“Accepting that we can’t win everything but that if we learn from it, we will still have a positive outcome and take something valuable from the effort and hard work we put into it, means we will continue to improve in our performance and grow as a person.”
It may be the case that, like Jasmijn, we have outgrown the goals we initially pursued. In other cases, life circumstances can change, leaving us questioning what’s really important.
Jo Norton set up her own small clothing business after the death of her father and while experiencing ongoing health problems. She struggled to sell her first collection and had to take stock.
“I realised that trying to keep up with the fashion calendar and invest even more in clothing production was impossible,” she says. Instead, she refocused and created Mille Saisons – collections of beautiful silk accessories, which proved a hit.
“I appreciate all I have learned, and how I have been able to go from having no hope for the future to creating my own.”
How does failure lead to success?
Outside of relationships, work is often one of the most important ways in which we define ourselves. Jennifer Bailey was made redundant during a restructure just after she had returned to her job from maternity leave.
“The process of redundancy was incredibly stressful, and I felt like a total failure,” she says. “This was the first time in my career that I wasn’t rated highly by a manager. I thought I was good at my job, but redundancy can really take all the wind out of your sails.”
She used the opportunity to launch her own business and chose to solve a personal challenge that had long troubled her. “I was never able to find pretty shoes, because I suffered from bunions,” she says. “So I decided to make my own.”
Calla Shoes was born and today ships to women in more than 40 countries around the world. “I run my business around my family and the only person shaping my destiny is me.”
At other times failure can lead us to question why we were so focused on a goal in the first place. Grace Lambert-Smith used an unsuccessful attempt to complete endurance bike race the Transcontinental to reflect on the course of her life, and ended up moving to the Peak District where she met her boyfriend and set up her own copywriting business.
“I feel like I have a better balance in my life, and I am happy now,” she says. “I think failure has helped me go on to other things, and maybe if I’d finished the race I wouldn’t be where I am now. I’ll probably always have That Race at the back of my mind, but I’ve got bigger fish to fry now and great friends to fry them with.”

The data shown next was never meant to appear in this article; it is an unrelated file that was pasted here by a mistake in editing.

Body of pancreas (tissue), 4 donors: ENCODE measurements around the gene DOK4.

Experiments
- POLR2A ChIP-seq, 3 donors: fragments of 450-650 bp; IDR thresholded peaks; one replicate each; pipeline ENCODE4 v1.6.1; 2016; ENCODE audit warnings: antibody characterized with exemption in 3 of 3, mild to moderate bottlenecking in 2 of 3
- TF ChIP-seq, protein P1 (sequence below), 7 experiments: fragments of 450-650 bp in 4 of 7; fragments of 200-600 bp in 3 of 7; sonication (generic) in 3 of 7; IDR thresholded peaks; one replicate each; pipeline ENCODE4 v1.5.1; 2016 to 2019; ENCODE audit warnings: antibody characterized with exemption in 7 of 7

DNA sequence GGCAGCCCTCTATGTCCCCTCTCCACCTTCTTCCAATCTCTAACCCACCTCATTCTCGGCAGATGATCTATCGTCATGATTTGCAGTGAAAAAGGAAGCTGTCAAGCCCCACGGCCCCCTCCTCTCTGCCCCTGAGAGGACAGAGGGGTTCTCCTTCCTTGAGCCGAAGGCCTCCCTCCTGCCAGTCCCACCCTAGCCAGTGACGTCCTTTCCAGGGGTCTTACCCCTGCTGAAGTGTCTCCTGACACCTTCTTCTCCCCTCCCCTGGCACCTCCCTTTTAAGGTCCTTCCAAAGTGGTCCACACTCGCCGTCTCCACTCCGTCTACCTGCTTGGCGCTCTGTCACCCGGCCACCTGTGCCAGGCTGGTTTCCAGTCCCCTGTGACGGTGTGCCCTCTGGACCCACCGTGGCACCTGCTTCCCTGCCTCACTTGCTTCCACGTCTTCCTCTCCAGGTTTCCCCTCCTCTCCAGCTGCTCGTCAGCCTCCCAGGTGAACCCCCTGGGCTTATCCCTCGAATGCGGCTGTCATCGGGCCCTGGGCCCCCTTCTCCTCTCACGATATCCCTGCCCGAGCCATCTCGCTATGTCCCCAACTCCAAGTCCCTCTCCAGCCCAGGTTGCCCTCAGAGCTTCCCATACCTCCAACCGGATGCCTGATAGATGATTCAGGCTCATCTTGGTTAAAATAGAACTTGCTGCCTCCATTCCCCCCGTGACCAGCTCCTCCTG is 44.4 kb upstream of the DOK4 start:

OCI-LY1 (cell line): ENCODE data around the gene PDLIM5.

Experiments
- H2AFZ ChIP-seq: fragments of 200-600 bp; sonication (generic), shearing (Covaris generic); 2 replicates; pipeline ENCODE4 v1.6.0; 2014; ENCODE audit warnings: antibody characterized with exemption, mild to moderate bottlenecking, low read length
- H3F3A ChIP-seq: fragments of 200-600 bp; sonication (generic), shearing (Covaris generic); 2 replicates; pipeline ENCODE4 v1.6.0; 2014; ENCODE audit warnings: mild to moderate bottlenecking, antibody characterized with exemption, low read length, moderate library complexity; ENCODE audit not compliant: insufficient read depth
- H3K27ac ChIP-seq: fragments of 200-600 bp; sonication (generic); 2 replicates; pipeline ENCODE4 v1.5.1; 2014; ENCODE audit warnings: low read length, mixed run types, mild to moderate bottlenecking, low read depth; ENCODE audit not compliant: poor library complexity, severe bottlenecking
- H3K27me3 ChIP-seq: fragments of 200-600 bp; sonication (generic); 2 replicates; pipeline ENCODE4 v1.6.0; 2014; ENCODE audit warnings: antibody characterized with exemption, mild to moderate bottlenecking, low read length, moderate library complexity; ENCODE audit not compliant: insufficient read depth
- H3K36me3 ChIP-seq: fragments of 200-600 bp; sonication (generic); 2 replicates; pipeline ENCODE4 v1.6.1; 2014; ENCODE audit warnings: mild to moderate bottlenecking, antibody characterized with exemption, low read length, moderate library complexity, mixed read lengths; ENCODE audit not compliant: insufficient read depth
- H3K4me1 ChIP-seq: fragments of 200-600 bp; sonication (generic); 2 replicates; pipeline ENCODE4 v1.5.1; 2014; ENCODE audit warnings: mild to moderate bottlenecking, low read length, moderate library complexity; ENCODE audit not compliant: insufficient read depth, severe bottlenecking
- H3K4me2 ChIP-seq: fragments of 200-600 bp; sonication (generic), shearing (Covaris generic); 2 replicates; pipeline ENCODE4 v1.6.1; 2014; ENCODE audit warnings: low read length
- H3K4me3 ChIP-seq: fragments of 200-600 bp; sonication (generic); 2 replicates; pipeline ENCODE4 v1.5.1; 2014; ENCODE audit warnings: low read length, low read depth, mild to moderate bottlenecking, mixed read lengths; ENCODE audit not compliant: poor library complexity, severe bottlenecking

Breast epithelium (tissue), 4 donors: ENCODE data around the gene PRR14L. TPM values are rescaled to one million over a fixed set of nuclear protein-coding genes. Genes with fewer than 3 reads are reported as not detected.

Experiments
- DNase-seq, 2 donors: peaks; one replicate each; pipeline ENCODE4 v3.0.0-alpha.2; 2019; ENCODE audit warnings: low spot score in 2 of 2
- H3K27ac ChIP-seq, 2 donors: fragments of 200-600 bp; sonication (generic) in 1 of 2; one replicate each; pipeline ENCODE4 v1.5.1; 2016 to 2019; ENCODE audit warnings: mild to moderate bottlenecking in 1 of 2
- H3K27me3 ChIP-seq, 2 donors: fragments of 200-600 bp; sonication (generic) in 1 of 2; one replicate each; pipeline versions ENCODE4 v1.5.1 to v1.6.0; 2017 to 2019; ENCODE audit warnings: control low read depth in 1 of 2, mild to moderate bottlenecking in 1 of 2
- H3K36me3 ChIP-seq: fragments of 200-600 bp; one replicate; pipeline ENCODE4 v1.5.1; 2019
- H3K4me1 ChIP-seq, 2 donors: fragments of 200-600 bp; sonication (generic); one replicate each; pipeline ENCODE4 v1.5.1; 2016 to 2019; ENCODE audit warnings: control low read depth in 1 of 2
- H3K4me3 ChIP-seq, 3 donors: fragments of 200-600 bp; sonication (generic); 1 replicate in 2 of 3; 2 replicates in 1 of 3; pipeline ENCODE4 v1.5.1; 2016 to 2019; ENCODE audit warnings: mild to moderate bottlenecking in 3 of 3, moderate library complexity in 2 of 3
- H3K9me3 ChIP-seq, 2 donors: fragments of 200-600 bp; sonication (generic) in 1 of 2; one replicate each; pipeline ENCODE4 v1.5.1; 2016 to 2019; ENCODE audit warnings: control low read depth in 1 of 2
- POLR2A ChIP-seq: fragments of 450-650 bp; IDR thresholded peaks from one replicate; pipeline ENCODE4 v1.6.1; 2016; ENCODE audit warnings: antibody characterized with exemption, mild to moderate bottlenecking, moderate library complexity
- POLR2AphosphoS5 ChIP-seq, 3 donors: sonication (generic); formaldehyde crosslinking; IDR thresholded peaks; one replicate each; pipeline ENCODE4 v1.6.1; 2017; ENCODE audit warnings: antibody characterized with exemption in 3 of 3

In practical terms, how we cope with, and what we take from, failure is what can help us build success in the future. “Learning to live with disappointment is a skill in itself,” says Dr Josephine Perry.
“The stressors or pressures we have to deal with can feel tough at the time, but the coping strategies we develop to survive them are ones which will serve us well the next time we have to confront a similar situation. If we see each failure as an opportunity to build our coping mechanisms and become better equipped to deal with difficult things, then we know we have found a benefit out of what we endured.”
Failure can be an opportunity to practice self-care and strengthen resilience through the knowledge that we can deal with whatever life brings. For me, the greatest lessons from my divorce are clarity on how I want my life to progress and an understanding of what led to the failure of my marriage, and how I can take this knowledge into future relationships.
Rather than repeating patterns, I have an opportunity to try something new and a second chance at success, which is the ultimate gift of failure.
Photos by Anthony Tran, Sam Manns, Jonas Verstuyft, Eye for Ebony and Vladimir Kudinov on Unsplash.
About In The Moment Magazine
This article was first published in In The Moment Magazine issue 24. Unfortunately In The Moment Magazine is no longer available in print, but In The Moment Magazine back issues are available on Readly.